6 Indigenous artists to create installations for Calgary's new central library

A life-sized buffalo sculpture made of words in Indigenous languages, and an enormous colourful wall mural are among the installations being created by six Indigenous artists for the new Calgary Central Library.

Artwork will be installed in advance of library's Nov. 1 opening

The new Calgary Central Library is nearing completion. It's set to open in November. (CBC)

A life-sized buffalo sculpture made of words in Indigenous languages, and an enormous colourful wall mural are among the installations being created by six Indigenous artists for the new Calgary Central Library.

The permanent installations are part of a $500,000 project devoted to bringing Indigenous art to the new building when it opens in November. The fund will also support an artist in residence and display space for temporary exhibits.

The artists and their installations are:

  • The colourful mural in the library's main entrance, by Keegan Starlight, Kalum Teke Dan and Roland Rollinmud.
  • The buffalo sculpture, which will be located on the feature stairs leading to the mezzanine level, by Lionel Peyachew.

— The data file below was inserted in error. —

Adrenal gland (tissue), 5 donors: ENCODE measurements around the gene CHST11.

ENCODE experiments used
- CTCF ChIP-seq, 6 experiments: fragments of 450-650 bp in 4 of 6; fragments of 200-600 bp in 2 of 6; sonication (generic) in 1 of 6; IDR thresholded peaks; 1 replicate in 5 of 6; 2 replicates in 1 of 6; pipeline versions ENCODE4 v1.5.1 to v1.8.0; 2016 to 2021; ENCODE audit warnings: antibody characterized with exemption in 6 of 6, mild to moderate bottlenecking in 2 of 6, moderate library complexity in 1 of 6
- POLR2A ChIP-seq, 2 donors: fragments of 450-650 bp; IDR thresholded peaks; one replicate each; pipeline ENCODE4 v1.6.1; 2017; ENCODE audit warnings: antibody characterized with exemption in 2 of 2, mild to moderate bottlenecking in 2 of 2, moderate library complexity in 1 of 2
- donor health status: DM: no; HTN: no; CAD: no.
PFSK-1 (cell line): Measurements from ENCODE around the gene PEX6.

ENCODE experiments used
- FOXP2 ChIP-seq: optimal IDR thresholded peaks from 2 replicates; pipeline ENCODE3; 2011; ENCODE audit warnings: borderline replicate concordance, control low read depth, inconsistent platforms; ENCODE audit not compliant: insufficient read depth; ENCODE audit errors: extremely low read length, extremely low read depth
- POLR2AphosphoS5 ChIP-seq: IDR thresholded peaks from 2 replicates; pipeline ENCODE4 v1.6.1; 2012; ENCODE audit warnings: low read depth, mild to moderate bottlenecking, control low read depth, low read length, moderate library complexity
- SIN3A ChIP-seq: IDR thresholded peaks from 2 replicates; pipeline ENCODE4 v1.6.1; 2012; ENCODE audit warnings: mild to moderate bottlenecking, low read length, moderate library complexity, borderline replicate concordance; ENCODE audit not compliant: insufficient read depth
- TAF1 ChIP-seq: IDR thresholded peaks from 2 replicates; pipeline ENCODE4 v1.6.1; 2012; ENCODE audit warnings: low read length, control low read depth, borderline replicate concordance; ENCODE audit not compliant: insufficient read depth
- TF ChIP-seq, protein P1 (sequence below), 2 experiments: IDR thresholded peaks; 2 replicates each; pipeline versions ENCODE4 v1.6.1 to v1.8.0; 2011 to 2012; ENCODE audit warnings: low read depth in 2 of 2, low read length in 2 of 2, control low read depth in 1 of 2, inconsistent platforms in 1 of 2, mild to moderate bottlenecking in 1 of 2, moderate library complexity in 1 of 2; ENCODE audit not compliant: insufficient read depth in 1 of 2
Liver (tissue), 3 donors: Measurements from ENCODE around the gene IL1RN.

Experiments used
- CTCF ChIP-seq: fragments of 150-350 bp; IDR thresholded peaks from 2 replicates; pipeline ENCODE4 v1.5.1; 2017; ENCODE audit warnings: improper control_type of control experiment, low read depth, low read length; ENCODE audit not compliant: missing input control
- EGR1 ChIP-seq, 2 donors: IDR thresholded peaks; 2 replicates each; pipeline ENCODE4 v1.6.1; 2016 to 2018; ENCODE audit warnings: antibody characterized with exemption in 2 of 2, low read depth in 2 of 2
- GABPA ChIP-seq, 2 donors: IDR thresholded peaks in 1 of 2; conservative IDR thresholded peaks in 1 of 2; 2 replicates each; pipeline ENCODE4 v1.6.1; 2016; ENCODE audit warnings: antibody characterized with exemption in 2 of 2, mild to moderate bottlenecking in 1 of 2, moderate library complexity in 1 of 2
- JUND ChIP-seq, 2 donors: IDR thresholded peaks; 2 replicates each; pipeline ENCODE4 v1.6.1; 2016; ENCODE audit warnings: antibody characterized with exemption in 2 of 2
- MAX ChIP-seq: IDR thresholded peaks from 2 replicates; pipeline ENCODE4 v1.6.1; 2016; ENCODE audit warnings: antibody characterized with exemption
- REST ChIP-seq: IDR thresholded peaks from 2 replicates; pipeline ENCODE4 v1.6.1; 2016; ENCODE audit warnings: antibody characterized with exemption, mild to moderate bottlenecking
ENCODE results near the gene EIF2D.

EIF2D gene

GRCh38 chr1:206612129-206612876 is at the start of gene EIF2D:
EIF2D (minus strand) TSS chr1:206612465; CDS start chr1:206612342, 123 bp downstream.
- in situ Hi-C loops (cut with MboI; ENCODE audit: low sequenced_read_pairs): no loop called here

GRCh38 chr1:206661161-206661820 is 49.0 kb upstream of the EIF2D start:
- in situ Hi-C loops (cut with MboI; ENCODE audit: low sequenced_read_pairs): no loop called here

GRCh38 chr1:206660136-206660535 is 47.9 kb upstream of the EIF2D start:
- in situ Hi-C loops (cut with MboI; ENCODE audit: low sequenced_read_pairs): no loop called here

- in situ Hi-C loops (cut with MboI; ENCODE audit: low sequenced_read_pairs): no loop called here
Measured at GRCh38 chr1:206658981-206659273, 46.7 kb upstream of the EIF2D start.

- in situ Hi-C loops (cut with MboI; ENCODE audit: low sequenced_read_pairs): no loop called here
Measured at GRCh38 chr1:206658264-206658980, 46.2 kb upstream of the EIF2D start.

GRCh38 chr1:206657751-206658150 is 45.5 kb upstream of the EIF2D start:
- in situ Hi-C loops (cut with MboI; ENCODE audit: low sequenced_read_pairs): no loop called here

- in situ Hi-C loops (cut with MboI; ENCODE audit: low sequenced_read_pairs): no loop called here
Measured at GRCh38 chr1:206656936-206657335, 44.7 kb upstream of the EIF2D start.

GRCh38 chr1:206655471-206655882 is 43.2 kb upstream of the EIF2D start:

• A table and furniture, and photo and text-based work, that will be part of the Elders' Guidance Circle on the library's fourth floor, by Glenna Cardinal and Brittney Bear Hat. The circle will be a space where people can meet with elders and join in Indigenous programming.

Shereen Samuels, vice-chair of the Calgary Public Library Board, said in an emailed release the installations are intended to create an environment where Indigenous people can feel their culture reflected and all visitors can learn about the original inhabitants of the land that's now Calgary.

"Calgary Public Library knows that a public library is about more than just providing access to books; it's about creating public gathering spaces where people can connect with one another and share ideas, knowledge, stories and culture," Samuels said.

All six artists are either from, or have a connection to, Treaty 7 territory. The library said they were chosen to encompass a range of disciplines, backgrounds and stages of their careers.

"For myself, this project brings me a step closer to uncovering my family's heritage and understanding of our history through storytelling. I am creating a project that is about reminiscing and focusing on the care that reveals itself in the moments that are shared between family members," said Brittney Bear Hat in the release.

Work is underway on the pieces, which will be installed this fall.